The Costa Ballena is a region of Costa Rica’s South Pacific that is heavily covered in tropical rain forest. You can expect that your Dominical, Uvita or Ojochal property will receive heavy rainfalls throughout the year. This is where proper landscaping and features like mature fruit trees become very important and will help with maintaining drainage. Aside from adding beauty to a property, landscaping helps with water drainage and plant root systems keep the earth from washing away in a landslide.
Buyer beware: Lazy gardeners may attempt a few quick fixes to beautify a property prior to putting it on the market, leaving the buyer with serious maintenance work afterward. Finding a property with mature landscaping is a bonus for those who want an easy transition for moving in. Others may want the challenge of creating their gardens from scratch. It’s good to decide which you are before choosing which property to purchase.
Houses don’t necessarily appreciate in value; great land appreciates
The cost of building a home can sometimes be equivalent to the cost of buying an existing home for sale in Costa Ballena. This leads certain buyers with more time and energy to choose the route of building their dream home in Costa Rica. However, great lots are harder and harder to come by these days (as legendary real estate investor, Will Rogers, said about land: “they ain’t making any more of it”). Even if you do end up building a beautiful spec home, it may not be as easy to sell as the older home on a spectacular lot. The best advice we have for speculators is that it is more cost efficient to buy an older home in a desirable location than to build a “wow” house in a not-so-desirable spot. In Costa Rican real estate, as with anywhere else, location is everything. A good realtor will make sure that their investor clients know the most lucrative locations to build a spec home, which homes are worth renovating, and where to situate for the highest vacation rental income.
Get to know the neighborhood
Pick a property to buy that is in an area that you like. This may seem obvious and you might think that you like a lot about the area at first glance. But depending on the time of day or the time of year, there are factors that may not jump out right away that can become a nuisance over time. Traffic noise, construction in the area, a driving thoroughfare – these are things that are good to test for at different times of day to make sure that your leisure time is not being disturbed every day. A great suggestion is to walk through the neighborhood at different times of day.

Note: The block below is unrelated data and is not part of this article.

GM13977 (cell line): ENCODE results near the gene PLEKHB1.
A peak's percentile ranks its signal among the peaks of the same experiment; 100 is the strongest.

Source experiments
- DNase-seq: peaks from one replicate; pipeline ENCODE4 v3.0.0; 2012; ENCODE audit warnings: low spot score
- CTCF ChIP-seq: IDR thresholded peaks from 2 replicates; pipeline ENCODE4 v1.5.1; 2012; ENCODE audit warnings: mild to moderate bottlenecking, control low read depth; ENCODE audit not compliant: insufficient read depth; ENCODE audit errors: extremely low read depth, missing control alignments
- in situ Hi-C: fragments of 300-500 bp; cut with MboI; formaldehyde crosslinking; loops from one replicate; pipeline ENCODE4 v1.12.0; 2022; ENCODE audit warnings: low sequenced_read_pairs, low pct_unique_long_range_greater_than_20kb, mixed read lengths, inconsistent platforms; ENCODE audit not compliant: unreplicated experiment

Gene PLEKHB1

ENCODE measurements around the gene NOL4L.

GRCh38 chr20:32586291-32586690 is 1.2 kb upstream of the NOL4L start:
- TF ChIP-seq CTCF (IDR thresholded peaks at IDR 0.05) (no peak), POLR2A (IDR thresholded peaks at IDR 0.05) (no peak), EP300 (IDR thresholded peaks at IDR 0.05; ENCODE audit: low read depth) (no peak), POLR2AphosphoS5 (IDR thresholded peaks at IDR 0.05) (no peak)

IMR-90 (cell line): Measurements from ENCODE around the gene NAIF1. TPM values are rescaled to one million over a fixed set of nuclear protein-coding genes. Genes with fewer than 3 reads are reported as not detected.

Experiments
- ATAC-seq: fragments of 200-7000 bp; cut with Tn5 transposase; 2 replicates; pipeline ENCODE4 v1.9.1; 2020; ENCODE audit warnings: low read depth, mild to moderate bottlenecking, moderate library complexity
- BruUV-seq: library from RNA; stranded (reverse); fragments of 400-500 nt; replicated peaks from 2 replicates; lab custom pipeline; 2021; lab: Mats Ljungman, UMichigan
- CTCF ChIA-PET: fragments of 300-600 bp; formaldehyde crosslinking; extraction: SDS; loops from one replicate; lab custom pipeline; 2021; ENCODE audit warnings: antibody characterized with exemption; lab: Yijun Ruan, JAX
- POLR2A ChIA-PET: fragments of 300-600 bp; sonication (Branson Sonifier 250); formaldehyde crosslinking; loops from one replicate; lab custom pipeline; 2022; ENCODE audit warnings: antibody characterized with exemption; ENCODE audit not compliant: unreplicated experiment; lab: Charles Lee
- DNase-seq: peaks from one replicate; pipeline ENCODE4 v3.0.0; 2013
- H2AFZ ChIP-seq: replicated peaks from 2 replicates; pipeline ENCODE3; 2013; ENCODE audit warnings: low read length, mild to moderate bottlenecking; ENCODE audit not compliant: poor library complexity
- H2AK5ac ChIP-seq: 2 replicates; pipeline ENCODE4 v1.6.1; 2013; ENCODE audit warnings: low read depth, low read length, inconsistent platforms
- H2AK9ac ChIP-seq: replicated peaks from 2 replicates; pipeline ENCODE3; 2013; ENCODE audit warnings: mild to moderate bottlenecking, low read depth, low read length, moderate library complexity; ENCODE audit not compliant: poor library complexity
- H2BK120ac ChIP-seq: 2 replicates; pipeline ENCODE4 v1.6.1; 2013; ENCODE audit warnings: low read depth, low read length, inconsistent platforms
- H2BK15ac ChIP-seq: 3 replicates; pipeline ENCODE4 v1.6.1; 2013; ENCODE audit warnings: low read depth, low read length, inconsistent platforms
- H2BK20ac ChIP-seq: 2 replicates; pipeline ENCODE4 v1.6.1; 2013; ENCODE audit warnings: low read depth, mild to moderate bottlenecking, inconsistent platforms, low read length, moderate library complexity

Keep in mind that traffic will change significantly between the high season and low season for tourism. And if you are located next to a number of vacation rentals, you may be inundated with people enjoying vacation time in your midst for part of the year.
Pro-tip: Look at the facilities in the area compared to the local population and assess if they are likely to expand in the near future. Ask your realtor if there are plans on record for future services and/or expansion of facilities. These can change the dynamic of the community – for better or for worse.
Introduce yourself to potential neighbors
Give it your best effort to meet your neighbors if you are close enough to see and hear each other. You’ll probably be looking at the house around midday so keep in mind that most people are out during this time. If you instead check in around 6-7 in the morning, you get a much better feel for how the neighborhood operates. For example, it’s good to know if your neighbors have dogs that bark all night or run around the neighborhood unleashed. Or there may be roosters in the house next door that crow from 4:30am. If you love to sleep late into the day, avoid these homes.
Pro tip: Look at how people maintain their yards. If there are weeds everywhere on the outside, they probably aren’t maintaining the inside either, which might affect your property value in the future.
Inspect and categorize